Nicola Sturgeon is resigning as Scotland’s first minister in a move that stunned her pro-independence party and fired the starting pistol on the race to succeed her.
The Scottish National Party leader — who has led the party and the country’s devolved government since 2014 — made the shock announcement at a hastily arranged press conference Wednesday from her official residence in Edinburgh.
Citing the personal toll of the job and a desire to “free” her party to pick its own Scottish independence strategy, Sturgeon, 52, said it had been a “privilege beyond measure” to serve as first minister.
But she confirmed she had asked the SNP’s top brass to “begin the process of electing a new party leader” in the coming days.
Sturgeon will, she said, “remain in office until my successor is elected,” but made clear she believed it was now the “right time” to move on.
“I am proud to stand here as the first female and longest serving incumbent of this office, and I’m very proud of what has been achieved in the years I’ve been in Bute House,” she said.
“However, since my very first moments in the job, I have believed that part of serving well would be to know almost instinctively when the time is right to make way for someone else. And when that time came to have the courage to do so, even if — to many across the country and in my party — it might feel too soon.”
Sturgeon — a vocal opponent of Brexit who has argued that Britain’s departure from the bloc warrants another Scottish independence referendum — is the longest-serving Scottish first minister, and has led her party to successive election victories there.
She remains one of the most popular figures in the drive to separate Scotland from the United Kingdom through a fresh referendum.
But the SNP leader has been embroiled in a row with the British government in recent weeks, after it blocked a bill aimed at reforming Scotland’s gender self-declaration laws. She has also been under fire over the housing of a convicted rapist, who changed their gender, in a women’s prison. That decision was later reversed.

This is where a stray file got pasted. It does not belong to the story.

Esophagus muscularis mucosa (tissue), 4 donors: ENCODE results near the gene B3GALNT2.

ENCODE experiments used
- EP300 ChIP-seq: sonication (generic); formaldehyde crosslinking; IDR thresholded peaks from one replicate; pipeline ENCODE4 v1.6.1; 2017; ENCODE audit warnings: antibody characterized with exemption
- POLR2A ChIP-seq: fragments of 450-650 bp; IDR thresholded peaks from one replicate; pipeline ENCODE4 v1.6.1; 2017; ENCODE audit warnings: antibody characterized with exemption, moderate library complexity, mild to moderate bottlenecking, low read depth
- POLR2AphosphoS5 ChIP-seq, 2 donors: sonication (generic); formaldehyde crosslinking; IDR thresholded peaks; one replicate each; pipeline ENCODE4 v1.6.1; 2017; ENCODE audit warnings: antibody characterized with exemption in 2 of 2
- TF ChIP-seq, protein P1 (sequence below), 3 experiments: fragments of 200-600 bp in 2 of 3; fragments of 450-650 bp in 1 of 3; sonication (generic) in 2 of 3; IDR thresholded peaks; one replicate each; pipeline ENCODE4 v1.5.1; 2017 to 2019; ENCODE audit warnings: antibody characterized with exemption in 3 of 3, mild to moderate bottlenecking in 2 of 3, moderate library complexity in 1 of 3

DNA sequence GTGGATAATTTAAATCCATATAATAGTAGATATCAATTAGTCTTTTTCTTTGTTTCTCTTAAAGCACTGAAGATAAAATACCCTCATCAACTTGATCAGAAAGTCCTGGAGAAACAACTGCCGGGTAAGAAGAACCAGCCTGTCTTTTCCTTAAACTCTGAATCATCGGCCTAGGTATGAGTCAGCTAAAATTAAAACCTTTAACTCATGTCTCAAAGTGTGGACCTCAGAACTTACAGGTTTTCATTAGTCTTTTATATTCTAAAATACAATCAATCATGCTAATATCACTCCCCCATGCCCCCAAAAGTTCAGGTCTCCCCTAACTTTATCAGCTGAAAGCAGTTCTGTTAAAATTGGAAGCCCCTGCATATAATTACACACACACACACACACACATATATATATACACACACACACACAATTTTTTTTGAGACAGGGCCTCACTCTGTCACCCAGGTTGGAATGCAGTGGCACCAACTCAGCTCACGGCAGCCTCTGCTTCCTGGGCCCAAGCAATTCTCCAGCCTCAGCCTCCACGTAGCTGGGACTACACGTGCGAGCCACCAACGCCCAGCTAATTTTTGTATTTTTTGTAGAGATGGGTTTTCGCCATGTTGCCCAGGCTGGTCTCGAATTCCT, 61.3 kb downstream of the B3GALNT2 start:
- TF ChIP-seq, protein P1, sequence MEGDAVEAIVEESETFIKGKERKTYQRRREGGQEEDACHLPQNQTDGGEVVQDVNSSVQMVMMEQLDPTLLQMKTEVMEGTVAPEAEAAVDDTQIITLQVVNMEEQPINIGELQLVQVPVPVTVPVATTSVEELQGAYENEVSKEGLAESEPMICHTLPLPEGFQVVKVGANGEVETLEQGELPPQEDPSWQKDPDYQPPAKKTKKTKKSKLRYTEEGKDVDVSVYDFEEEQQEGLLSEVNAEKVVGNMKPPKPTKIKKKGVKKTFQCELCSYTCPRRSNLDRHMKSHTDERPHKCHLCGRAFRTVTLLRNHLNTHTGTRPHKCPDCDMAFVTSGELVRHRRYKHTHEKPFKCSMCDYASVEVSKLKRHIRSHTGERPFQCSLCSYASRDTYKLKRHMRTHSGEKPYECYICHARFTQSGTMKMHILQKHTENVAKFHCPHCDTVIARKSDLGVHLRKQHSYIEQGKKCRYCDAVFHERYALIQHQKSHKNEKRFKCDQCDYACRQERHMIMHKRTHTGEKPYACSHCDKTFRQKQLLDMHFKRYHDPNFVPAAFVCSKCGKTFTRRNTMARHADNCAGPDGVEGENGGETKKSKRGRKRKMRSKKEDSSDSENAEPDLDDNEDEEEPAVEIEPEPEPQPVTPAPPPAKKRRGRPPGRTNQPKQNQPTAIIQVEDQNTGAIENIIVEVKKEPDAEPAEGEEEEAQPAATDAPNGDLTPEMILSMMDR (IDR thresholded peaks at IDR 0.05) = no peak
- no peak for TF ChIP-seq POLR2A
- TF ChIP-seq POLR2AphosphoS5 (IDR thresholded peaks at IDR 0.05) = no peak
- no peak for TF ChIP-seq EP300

Sturgeon denied that her exit was “a reaction to short-term pressures,” saying her near three decades in frontline politics had toughened her to “navigating choppy waters.”
Instead, she said, the move had come from “a deeper and longer term assessment” of her ability to give the top job its all, as well as a desire not to bind the party’s hands as it mulls its strategy for securing another independence referendum.
Personal and political
Sturgeon has long argued for the next Westminster general election to be used as a de facto referendum on Scottish independence, but with a crucial SNP conference aimed at hashing out an independence strategy slated for next month, the outgoing first minister said she wanted her party to be free “to choose the path that it believes to be the right one, without worrying about the perceived implications for my leadership.”
While Sturgeon stressed she was “not expecting violins,” she also cited the toll of leading Scotland through the COVID-19 pandemic, and said a first minister “is never off duty.”
Sturgeon pointed out that she had been a member of the Scottish Parliament since the age of 29, and in government since the age of 37.
“I’ve literally done this in one capacity or another for all of my life,” she said. “I’ve been Nicola Sturgeon the politician for all of my life.” Now, she said, she could perhaps spend “a little bit of time on Nicola Sturgeon, the human being.”
An SNP official said the news had “completely taken aback” staff at the party’s headquarters — and predicted “the beginning of a bitter civil war and factional splits on the next level” in the wake of her exit.
“This is just a completely wild situation,” they said ahead of the conference. “Literally nobody at HQ, even at senior levels — apart from [Sturgeon’s husband and SNP Chief Executive] Peter Murrell, I presume – was briefed.”
The SNP’s ruling national executive committee will set out a leadership election timetable “over the coming days,” Sturgeon said.
Sturgeon succeeded Alex Salmond as first minister in 2014 after the SNP failed in its first referendum bid to take Scotland out of the United Kingdom.
The pair later fell out spectacularly as Salmond faced sexual assault charges, of which he was cleared after a two-week trial.
This developing story is being updated. Emilio Casalicchio and Matt Honeycombe-Foster contributed reporting.